Hollywood squeezing out specialised films?

Last week in the foyer of a specialised cinema I stumbled over a large standalone promotion for the new Meryl Streep film Doubt. About 8ft high, 4 ft wide and 18 ins deep, the cardboard construction struck me as physical evidence of what’s been happening to specialised cinemas in the UK. I won’t name the cinema since I’m sure the situation has been forced on them  – and anyway, something similar is happening across the country.

Since the start of the year, it has been difficult to find new foreign language films on any kind of significant release (i.e. more than 20 screens across the UK). I’ve seen one film in the French Institute and half a dozen booked for my own courses and events. I’ve also been to a special event on Cuban Cinema, but in the general film programme the films with subtitles that I’ve seen have all been UK/US productions (Defiance, Slumdog Millionaire and Che). The screens I would have visited are filled with other American product – The Wrestler, The Reader, Revolutionary Road, Milk, Rachel Getting Married, Frost/Nixon and now Doubt. These films are all showing in multiplexes, so why are they on specialised screens as well? As far as I can see, there is no reason to think that they are ‘art films’ as such. To turn it round the other way, what should have been an important release – Tokyo Sonata, a Cannes prizewinner with a growing critical reputation, opened on just three prints. The only foreign language opening (discounting Hindi and Tamil films) with more than three prints has been A Christmas Tale with seven.

In these circumstances, cinemas have no choice but to put on the American films. OK, it’s all about getting Oscar-nominated films in front of the public, but this doesn’t wash. Where is Laurent Canet’s The Class? It is scheduled to open after the Oscar ceremony on February 27. My only other hope is Kim Ji-Woon’s The Good, The Bad and the Weird – a film I’m looking forward to seeing soon. This looks like a wide release – into multiplexes. I’m trying to find out if all the prints are subtitled.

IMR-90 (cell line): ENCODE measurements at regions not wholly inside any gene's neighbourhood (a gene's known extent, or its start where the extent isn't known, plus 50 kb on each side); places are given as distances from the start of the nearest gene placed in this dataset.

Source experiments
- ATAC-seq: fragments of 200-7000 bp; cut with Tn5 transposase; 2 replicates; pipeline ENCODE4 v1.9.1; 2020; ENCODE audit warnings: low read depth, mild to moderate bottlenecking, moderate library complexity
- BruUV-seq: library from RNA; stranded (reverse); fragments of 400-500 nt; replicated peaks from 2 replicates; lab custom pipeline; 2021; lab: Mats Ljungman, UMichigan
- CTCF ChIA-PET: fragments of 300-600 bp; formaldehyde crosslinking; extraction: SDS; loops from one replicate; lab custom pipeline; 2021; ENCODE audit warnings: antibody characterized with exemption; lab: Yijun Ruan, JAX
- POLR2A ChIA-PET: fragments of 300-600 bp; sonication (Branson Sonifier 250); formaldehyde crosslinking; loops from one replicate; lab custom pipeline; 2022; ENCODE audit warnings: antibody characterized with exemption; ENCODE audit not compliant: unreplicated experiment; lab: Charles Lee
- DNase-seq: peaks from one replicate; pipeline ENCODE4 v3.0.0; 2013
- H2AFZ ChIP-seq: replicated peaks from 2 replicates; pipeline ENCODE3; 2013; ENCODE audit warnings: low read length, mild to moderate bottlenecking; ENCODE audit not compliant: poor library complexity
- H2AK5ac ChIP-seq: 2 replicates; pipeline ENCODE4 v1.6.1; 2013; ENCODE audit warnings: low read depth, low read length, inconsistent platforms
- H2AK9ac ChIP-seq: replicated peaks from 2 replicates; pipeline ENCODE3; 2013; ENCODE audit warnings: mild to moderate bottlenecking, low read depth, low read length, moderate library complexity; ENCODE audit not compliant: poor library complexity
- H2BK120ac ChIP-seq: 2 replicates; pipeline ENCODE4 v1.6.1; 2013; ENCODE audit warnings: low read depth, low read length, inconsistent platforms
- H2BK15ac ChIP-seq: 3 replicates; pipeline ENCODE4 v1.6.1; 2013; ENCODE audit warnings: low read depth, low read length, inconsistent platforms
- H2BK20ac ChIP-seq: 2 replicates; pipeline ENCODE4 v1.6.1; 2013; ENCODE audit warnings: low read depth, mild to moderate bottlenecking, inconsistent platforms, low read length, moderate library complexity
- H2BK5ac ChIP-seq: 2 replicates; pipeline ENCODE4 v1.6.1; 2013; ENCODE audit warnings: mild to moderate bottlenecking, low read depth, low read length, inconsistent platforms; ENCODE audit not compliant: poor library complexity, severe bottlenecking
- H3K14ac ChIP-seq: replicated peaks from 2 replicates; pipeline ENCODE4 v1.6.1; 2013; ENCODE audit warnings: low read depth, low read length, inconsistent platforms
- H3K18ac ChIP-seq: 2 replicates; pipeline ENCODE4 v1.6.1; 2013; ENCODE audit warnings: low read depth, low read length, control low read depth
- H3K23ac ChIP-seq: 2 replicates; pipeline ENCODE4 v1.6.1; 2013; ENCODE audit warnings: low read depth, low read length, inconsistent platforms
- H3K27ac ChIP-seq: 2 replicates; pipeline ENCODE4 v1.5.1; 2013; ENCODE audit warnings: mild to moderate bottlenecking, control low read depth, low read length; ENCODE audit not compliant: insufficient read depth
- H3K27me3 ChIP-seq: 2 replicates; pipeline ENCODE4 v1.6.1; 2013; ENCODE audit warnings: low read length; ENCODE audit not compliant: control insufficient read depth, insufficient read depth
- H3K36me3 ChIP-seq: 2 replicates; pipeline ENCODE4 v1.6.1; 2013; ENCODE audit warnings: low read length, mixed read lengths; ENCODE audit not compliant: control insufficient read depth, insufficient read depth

So, am I getting paranoid? I don’t think so. True there are more foreign language films getting a release in the UK now, but when you investigate, it’s only one or two prints in order to bolster the DVD release. I don’t have anything against the so-called American ‘independents’, except that most of them aren’t – and they are crowding out what I want to watch.

Global cinema admissions by country

globaltable1

The 'First XI' of film markets around the world ranked by admissions

I thought it might be useful to gather together some stats on the global film market. These figures are all taken from the publication Focus 2008: World Film Market Trends, published each year as part of the Film Market at Cannes and available for download from the European Audiovisual Observatory. This way of presenting figures is my own. I’ll try to keep it up-to-date – I think there are more recent Chinese figures available. A couple of points are worth making. The high cost of tickets in Japan and the UK keeps these markets ahead of India in revenue terms. The Indian market is affected by low prices (average ticket cost of 16 rupees in 2006) and DVD piracy. The UK revenue figure will drop in dollar terms in 2008 because of the fall in the value of sterling.

South Korea also has relatively high prices – certainly in comparison with China which is currently growing at around 25% a year.

Mexico is far ahead of everywhere else in Latin America, including Brazil. Mexico, too, seems set to rise. In Europe, France and the UK are hanging on, but Germany, Spain and Italy have been disappointing in the last few years.

You don’t have to be a sophisticated observer to see that with India and China still growing new audiences, the next ten years is going to be all about how Hollywood comes to terms with Indian and Chinese industry practices. Or will they become more like Hollywood?

Updated provisional figures for European admissions in 2008 can be found here: